Here are the influential voices leading the conversations where nonprofits and technology overlap.
The world is poised to become more connected at almost every level. We often talk about connecting people online, but Cisco predicts an “Internet of Everything” future in which machines can talk to each other as easily as people can use their smartphones to text each other.
Understanding and accepting this shift in technology is critical to adapting and embracing changes within our business and personal lives.
“Every once in a while I’ll go in the house and I’ll see my son in front of the computer, and I’ll say to my son, ‘Why don't you go outside and play with your friends?’ And he says, ‘Dad, I am,’” says Chris Wiborg, director of marketing with Cisco’s collaboration group.
This shift in “playing with friends” is one example of the way technology has changed our lives, he says.
“It's about people, process, data and things,” Wiborg says.
At this year’s Cisco Live in Orlando, Fla., the company plans to outline its vision of the Internet of Everything and the value of IT for businesses in even more detail.
“We'll be showing how a lot of our products continue to provide innovations to not only our customers but our partners as well,” says Wiborg.
In fact, Wiborg feels that the demos at Cisco Live best spotlight how technology can change the way we work.
“I always enjoy the demos,” he says. “Those illustrations [of tech] not only show the power of what we can do but capture the imagination of our audience.”
The concept of collaboration has continued to evolve at a rapid pace. Five years ago, collaboration was focused on being able to instant message employees and receive voicemails through email.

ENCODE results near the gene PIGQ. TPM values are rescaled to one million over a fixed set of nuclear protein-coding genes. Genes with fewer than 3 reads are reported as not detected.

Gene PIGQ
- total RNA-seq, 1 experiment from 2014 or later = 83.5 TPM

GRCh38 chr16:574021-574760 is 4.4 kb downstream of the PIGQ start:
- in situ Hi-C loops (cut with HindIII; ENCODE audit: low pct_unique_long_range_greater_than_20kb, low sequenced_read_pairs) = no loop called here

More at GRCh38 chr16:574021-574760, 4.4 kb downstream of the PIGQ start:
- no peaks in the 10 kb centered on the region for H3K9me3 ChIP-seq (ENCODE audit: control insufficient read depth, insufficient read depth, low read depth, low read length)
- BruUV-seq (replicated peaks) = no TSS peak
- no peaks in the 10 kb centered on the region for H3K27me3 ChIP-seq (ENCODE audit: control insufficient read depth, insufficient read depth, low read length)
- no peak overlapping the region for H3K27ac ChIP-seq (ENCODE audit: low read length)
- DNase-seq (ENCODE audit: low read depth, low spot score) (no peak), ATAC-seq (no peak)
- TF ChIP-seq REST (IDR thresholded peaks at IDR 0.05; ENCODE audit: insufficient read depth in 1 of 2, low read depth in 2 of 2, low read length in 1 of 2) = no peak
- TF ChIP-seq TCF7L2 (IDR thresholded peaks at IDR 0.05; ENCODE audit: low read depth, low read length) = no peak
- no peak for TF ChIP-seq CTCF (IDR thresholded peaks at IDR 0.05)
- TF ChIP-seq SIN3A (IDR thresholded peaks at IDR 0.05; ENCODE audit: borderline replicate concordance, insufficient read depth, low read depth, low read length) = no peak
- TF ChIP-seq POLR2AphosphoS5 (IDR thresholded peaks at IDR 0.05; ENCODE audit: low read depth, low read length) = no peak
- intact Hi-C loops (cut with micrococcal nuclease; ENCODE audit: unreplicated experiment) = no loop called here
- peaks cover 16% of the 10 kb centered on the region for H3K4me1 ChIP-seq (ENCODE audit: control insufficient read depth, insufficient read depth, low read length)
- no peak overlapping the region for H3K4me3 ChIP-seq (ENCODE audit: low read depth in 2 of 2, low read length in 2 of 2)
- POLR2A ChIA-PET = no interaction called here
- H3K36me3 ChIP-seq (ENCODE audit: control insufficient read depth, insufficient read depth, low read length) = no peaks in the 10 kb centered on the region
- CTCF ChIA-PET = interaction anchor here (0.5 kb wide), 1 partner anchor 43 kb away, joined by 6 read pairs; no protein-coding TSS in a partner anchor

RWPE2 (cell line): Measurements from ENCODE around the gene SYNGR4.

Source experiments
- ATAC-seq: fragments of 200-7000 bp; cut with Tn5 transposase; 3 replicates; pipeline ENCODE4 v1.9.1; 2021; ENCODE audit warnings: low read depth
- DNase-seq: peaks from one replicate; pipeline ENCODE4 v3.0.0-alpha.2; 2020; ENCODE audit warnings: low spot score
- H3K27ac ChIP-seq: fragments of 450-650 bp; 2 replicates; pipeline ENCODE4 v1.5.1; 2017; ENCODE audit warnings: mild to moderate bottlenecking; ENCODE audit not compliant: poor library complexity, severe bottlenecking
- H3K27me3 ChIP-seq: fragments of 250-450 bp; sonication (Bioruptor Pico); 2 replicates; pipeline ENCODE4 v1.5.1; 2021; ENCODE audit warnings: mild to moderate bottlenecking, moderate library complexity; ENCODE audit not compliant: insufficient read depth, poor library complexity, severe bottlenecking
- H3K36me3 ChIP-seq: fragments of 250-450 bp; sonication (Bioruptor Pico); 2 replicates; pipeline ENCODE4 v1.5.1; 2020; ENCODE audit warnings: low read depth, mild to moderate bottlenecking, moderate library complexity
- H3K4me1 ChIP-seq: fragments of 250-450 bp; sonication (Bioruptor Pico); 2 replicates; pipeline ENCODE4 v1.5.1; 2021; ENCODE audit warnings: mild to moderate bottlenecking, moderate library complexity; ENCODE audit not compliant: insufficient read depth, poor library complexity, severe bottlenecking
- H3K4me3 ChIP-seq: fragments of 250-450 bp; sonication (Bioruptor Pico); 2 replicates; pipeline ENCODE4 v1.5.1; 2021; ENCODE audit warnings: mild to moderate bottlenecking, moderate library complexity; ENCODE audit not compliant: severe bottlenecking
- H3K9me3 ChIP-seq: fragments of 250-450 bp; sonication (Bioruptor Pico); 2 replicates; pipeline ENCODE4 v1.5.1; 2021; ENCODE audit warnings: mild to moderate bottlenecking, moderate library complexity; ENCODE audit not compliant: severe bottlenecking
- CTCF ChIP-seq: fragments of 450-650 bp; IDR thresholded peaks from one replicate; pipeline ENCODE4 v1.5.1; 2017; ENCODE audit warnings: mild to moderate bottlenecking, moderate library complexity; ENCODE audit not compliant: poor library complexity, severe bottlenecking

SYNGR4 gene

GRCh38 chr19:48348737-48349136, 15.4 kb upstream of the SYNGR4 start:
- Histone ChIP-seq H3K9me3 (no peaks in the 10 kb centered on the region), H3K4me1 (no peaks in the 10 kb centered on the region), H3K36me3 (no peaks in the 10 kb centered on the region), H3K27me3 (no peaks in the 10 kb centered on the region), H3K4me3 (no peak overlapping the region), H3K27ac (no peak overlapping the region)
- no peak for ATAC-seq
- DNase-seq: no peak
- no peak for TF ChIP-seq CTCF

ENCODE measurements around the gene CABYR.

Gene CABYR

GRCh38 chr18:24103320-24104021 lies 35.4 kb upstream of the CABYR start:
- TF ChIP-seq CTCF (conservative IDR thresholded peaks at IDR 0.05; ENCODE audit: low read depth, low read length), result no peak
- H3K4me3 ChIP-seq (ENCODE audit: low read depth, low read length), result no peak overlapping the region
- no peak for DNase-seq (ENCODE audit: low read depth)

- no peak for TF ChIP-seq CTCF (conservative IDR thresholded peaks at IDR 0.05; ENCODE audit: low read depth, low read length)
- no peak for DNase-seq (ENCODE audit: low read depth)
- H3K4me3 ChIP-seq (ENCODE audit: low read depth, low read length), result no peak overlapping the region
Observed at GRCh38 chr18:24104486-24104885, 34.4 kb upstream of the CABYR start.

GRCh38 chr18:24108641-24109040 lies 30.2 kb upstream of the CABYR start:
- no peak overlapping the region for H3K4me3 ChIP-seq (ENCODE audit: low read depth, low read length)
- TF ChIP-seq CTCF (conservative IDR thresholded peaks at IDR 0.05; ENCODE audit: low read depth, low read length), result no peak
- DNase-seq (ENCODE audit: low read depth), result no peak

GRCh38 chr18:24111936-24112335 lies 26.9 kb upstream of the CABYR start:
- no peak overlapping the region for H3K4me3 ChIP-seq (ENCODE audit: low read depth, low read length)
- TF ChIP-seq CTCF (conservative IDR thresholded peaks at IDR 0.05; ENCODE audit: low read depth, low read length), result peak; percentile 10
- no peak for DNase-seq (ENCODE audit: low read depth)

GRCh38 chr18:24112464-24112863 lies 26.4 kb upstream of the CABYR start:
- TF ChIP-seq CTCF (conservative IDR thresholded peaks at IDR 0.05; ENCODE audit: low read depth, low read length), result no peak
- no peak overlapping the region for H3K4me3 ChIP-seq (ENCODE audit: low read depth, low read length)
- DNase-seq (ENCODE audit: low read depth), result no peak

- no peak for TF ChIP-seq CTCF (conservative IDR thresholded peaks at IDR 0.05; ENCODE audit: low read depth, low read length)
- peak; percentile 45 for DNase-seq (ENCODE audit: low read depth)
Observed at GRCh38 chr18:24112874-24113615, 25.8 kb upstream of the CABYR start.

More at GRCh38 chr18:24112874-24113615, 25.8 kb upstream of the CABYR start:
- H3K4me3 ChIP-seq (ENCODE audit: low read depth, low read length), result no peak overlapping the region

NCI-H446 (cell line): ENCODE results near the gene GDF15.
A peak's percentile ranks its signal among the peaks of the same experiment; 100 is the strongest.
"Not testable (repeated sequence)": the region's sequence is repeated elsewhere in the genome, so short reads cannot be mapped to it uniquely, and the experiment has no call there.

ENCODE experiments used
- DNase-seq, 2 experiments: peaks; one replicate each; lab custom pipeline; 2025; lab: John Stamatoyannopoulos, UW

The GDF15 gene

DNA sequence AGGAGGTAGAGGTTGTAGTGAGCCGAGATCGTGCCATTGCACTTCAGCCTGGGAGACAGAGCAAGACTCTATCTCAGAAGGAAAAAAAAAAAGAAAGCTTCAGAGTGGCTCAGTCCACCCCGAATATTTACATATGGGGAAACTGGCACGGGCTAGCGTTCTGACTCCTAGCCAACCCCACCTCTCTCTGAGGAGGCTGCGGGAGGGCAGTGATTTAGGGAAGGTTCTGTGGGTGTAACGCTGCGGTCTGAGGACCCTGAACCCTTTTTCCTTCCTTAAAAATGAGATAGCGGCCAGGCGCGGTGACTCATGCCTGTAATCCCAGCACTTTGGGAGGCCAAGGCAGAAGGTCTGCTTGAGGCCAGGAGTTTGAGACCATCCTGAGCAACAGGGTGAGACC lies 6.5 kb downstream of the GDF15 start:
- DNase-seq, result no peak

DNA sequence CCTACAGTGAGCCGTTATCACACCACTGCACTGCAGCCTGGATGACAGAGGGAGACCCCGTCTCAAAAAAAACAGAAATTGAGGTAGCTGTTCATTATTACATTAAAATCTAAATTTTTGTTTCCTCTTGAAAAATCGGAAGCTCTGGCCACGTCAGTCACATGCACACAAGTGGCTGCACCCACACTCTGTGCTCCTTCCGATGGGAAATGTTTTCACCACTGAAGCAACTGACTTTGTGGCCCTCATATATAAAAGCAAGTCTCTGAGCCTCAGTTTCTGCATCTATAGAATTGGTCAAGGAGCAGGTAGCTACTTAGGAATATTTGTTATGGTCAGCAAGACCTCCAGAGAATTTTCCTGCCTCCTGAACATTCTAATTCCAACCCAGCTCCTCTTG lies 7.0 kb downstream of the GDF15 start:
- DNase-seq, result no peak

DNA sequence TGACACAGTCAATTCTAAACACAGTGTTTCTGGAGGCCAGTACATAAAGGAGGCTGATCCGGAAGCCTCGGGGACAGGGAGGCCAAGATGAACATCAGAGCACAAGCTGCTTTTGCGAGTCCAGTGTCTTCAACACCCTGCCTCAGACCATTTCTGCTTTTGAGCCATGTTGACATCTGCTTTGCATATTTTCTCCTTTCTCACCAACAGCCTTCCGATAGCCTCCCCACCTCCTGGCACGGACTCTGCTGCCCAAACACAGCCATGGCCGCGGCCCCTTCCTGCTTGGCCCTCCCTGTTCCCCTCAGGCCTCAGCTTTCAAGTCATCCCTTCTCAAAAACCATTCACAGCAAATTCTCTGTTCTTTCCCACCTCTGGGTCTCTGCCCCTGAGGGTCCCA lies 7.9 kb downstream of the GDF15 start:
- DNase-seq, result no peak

Today, Cisco is focused on using collaboration to drive meaningful communication and value for the business.
“Our view from a collaboration perspective is the real value of information gets unlocked when you loop people in the process,” Wiborg says. “We want to extend those connections that Cisco creates between everything and people.”
He points to innovations with the webRTC protocol, which would enable browser-based video conferencing. A frictionless user experience is key to more businesses embracing collaboration technologies. Having to download a separate client just for video makes it a less viable option for most users.
Users have also come to expect instant communication.
“Collaboration used to be asynchronous, but we’re seeing a desire for more real-time collaboration,” Wiborg says.
Part of this is driven by the need for mobility to work on the go and the rise of cloud computing in the enterprise. The shift to the cloud has forced many companies to rethink how and where they do business. While for workers, the idea of office-only work is becoming a relic of a bygone era.
“I want to collaborate not just when I'm in the office, but when I'm on the road,” Wiborg says.
The company plans to explain how collaboration fits into the Internet of Everything in a broader context and in more detail at this year's Cisco Live, he says.
In a world where data rests inside of everyone and everything, collaboration is poised to extend beyond person-to-person communications.